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From: Ira

Dear Rabbi,

I recently read an article that made the following point: Many Orthodox men wear spectacles. It was once assumed that it was strain brought on by the long hours of study in the yeshiva, or Torah schools, that affected the eyesight of so many religious men. However, a study in Israel suggested that much of the blame lay with shockelling - the fervent rocking backward and forward motion that students make as they read the texts, and which causes an incessant change of focus in the eyes leading to myopia. My question is, if this is so, is it worth losing sight over? Is there a religious need for the davening shaking or is it just to stay alert?

Dear Ira,

With due respect to the study you cite, I have trouble seeing its argument. Many people world-wide wear glasses or need corrective vision despite the fact that they never “shukled” in their life. In fact, I imagine the need for glasses is much more prevalent in societies where reading is central to the culture.

Conversely, many religious men do not “shukle” at all when praying, or pray with their eyes closed, or hold their book in their hands as they sway such that it stays at a constant distance from their eyes, and still they need glasses.

So I must say, I am not swayed by the study’s conclusion but rather lean toward the more Orthodox explanation mentioned in the article. But perhaps I can focus on the second part of your question instead: Is there a need to sway, and if so, why?

There is Scriptural basis for the practice of swaying during Torah learning and prayer, and the practice is discussed in the Jewish legal texts. One general view is that this “shukling” is encouraged (for reasons I’ll discuss below) during both study and prayer. The other general view is that while this is true regarding Torah study and for parts of the prayer service, regarding the silent, standing prayer most closely associated with communing before G-d, one should be still. The later commentators posit that in all cases, it’s a personal decision and one may do what’s most conducive to attaining and maintaining intention in prayer.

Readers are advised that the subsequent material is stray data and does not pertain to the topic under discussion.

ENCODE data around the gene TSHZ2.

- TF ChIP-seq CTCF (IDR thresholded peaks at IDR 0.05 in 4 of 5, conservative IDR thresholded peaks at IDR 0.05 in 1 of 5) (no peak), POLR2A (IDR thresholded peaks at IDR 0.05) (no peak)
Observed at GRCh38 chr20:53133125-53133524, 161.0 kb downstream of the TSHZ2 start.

There are several reasons given for the practice of “shukling”:

1. King David wrote, “All of my limbs shall proclaim: Who is like You...” (Psalms 35:10). When we praise G-d, we do so with all of our being: the mind, heart, and mouth express the prayer through speech, and the rest of the body does so by moving. Every facet of our self is involved in connecting to our Creator.

2. Solomon taught, “The soul of man is a candle of G-d” (Proverbs 20:27). The candle’s flame constantly sways and flickers as it attempts to ascend on high. Our soul also constantly seeks to rise above the physical world and cleave to its Source. This is especially true during the experience of prayer as we concentrate and focus on our relationship with G-d. Our body, swaying back and forth like a flame, reflects this flickering of the soul.

3. Many verses discuss the need to serve G-d with reverence, fear, trembling and awe. Accordingly, this “shukling” is an external expression of what should be our inner feeling of humility and awe before G-d in general, and in particular, while serving him in worship and prayer. Perhaps paradoxically, it is this idea which is the basis for the opinion that during the silent, standing prayer mentioned above, that one should be perfectly still, as one would appear before a king for whom he has reverence and awe.

4. Our experience in prayer is likened to the way in which the angels minister before G-d. It is for this reason that during the pinnacle of prayer, we stand with our feet together, resembling the way the angels are described as serving G-d with singular purpose. Similarly, the angles are described as “rushing forth” and “turning back” (ratzo v’shov), as they surge with desire to cleave to G-d, then recoil with the realization of their limitation. So too our “shukling” forward and back conveys this dichotomy of reaching for the ideal but returning to the real.

Interestingly, converts to Judaism who prayed in the context of other religions before converting, and to a lesser extent newly-religious Jews, relate an inexplicable inclination to sway during prayer, which they never felt before becoming practicing Jews. While one might attribute this to spiritual acculturation, many of them assert that this motion naturally flows from of a soul interacting with its Creator as a tuning fork resonating in response to a pure tone, or a harp string vibrating at the touch of the musician, or a reed swaying in a caressing breeze.

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